Paul Wolfowitz has all but conceded that he is leaving his perch as CEO of the World Bank. The only question that remains is what gets scribbled in the last paragraph of the story on whether the "blame" for his departure is shared -- and whether he resigned under his own steam or was actually, formally fired.
What is odd about this entire encounter is that "Wolfowitz the strategist" seems to be missing -- and that may have been the problem all along.
Many officials in the Bank did not like Wolfowitz because of his central role in designing, planning and launching the Iraq War. But had the former Deputy Secretary of Defense come into the Bank with a compelling plan for global economic development that built on the strengths and addressed some of the weaknesses of the Bank's relative skill sets, a relationship of mutual trust and respect, even if grudging, would have taken root.
Even one of Wolfowitz's closest friends and the not-often discussed third political appointee (the other two were the more controversial Kevin Kellems and Robin Cleveland) brought in by Wolfowitz, Karl Jackson, has reportedly told numerous World Bank and diplomatic pals of his that "Paul has no plan. Everything is ad hoc, reactive -- first we go this way, then we go that." If his friends are saying that, imagine what Wolfowitz's enemies think.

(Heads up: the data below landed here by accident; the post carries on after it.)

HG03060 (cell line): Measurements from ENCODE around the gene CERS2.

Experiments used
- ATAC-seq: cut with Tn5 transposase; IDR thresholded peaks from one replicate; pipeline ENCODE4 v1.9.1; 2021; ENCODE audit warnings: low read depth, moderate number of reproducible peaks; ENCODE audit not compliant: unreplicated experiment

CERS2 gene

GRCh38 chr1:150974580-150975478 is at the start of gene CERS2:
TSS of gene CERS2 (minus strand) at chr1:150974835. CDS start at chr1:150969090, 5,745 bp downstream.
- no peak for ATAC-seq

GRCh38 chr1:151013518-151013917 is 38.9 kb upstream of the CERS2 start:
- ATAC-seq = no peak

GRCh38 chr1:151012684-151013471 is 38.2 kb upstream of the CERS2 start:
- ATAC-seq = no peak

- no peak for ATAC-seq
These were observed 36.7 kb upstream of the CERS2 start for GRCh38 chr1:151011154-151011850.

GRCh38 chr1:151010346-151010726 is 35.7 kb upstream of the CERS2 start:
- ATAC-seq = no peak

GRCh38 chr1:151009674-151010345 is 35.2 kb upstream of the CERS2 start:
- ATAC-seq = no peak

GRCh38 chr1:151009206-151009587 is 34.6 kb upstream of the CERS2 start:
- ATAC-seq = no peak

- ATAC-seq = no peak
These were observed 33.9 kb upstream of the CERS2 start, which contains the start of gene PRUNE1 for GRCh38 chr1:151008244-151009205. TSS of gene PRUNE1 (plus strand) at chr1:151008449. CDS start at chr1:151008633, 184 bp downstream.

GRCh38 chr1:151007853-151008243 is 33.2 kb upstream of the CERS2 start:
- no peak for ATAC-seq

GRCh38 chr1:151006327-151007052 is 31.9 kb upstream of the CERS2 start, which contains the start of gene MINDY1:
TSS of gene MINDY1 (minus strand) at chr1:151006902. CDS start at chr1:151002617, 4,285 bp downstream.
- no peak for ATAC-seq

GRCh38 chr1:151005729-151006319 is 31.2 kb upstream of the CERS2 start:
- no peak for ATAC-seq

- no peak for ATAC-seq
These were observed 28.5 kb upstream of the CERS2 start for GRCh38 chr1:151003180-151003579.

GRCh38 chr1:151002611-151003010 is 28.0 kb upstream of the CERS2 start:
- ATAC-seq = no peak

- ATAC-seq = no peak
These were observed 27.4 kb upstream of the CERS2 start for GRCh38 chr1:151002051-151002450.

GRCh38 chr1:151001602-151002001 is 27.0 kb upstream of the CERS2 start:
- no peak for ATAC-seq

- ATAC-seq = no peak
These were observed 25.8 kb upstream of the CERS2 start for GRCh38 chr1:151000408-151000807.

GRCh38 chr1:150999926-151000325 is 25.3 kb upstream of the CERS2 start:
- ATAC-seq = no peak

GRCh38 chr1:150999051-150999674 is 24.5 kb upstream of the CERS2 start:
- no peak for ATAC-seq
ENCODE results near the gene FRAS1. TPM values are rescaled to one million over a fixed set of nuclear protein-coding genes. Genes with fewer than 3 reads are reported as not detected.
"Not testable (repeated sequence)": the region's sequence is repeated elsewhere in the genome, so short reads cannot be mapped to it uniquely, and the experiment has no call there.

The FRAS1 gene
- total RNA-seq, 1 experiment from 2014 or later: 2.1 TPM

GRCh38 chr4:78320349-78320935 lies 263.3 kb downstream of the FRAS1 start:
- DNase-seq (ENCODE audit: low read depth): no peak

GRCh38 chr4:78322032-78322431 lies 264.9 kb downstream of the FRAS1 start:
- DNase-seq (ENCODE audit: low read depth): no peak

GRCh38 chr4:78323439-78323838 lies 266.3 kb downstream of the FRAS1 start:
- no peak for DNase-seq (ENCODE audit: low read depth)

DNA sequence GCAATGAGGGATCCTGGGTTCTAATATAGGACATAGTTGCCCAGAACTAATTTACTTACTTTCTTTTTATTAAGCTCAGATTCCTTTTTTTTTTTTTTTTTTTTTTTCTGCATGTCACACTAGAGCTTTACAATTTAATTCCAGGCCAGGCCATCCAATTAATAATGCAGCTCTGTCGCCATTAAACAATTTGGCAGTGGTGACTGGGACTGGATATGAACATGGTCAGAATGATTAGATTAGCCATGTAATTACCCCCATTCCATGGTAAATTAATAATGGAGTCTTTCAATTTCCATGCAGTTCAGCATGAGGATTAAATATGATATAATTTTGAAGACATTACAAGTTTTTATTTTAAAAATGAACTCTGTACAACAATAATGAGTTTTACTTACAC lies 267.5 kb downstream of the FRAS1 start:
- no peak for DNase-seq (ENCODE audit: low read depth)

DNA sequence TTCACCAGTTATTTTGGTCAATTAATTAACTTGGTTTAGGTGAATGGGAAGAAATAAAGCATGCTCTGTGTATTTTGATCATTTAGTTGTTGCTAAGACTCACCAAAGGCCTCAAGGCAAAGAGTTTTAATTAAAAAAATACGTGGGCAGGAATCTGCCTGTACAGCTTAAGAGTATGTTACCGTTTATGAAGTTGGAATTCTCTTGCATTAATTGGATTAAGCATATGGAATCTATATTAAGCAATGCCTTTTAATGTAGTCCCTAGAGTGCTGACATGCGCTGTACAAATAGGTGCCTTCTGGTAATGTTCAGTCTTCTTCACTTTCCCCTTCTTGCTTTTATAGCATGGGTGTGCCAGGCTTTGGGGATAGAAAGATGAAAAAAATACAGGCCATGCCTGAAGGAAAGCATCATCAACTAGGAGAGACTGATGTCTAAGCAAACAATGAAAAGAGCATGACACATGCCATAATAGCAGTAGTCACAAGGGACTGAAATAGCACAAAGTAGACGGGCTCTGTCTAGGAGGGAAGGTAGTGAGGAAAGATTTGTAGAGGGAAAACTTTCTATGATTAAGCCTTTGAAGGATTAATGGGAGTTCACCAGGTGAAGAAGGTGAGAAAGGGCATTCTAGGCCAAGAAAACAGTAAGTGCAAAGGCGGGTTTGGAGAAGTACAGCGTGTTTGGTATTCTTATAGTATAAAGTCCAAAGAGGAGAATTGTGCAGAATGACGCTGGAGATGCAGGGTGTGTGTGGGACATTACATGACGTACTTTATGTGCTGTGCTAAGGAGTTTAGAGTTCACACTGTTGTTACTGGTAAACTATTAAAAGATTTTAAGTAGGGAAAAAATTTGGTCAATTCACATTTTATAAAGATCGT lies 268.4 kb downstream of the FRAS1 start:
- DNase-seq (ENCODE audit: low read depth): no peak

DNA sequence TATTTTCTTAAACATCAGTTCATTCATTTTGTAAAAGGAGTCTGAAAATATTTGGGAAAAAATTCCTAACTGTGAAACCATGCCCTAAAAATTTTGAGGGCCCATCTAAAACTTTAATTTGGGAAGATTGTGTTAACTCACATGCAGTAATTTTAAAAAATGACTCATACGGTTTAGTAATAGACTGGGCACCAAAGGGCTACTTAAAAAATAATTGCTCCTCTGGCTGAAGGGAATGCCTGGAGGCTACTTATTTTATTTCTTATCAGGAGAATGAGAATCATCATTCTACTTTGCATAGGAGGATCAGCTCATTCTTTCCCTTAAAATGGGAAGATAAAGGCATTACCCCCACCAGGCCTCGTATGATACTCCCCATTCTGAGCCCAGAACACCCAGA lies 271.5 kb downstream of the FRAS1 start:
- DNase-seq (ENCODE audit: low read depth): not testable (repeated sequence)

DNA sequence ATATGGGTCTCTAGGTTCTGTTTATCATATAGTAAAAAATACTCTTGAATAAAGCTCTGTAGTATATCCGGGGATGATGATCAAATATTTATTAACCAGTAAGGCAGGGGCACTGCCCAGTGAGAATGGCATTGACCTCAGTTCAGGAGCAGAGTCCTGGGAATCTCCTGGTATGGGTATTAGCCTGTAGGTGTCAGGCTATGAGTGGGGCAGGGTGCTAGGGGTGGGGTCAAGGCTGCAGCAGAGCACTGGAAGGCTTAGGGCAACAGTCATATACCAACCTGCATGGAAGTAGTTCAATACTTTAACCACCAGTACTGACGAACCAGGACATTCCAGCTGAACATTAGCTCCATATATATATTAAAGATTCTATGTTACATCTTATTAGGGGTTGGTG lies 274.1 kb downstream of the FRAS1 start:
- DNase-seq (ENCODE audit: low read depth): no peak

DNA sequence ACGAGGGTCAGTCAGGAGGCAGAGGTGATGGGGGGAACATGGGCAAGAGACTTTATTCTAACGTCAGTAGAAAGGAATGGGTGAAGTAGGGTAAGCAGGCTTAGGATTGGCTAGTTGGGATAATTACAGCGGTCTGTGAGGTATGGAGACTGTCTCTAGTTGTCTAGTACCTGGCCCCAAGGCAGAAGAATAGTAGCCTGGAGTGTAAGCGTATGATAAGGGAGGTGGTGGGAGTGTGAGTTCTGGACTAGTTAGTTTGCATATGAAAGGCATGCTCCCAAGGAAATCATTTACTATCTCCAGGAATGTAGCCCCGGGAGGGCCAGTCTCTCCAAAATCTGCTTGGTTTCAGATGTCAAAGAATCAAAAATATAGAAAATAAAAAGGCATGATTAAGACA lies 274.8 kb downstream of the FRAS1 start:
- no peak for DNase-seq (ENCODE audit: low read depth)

And in this sad public battle over whether Wolfowitz acted appropriately or not regarding the employment options, compensation, and performance evaluations of his girlfriend, Wolfowitz also seemed to operate in exactly the mode Jackson describes -- without a plan, reactive, ad hoc, first this way and then that. ...
Whichever way the Bank's board goes today in either allowing him honor as he exits, or just leaving things messy and not nicely packaged, Wolfowitz is done.
Washington Note, 5-17-07

Richard Power is the founder of GS(3) Intelligence and Words of Power. His work focuses on the inter-related issues of security, sustainability and spirit, and how to overcome the challenges of terrorism, cyber crime, global warming, health emergencies, natural disasters, etc. You can reach him via e-mail: For more information, go to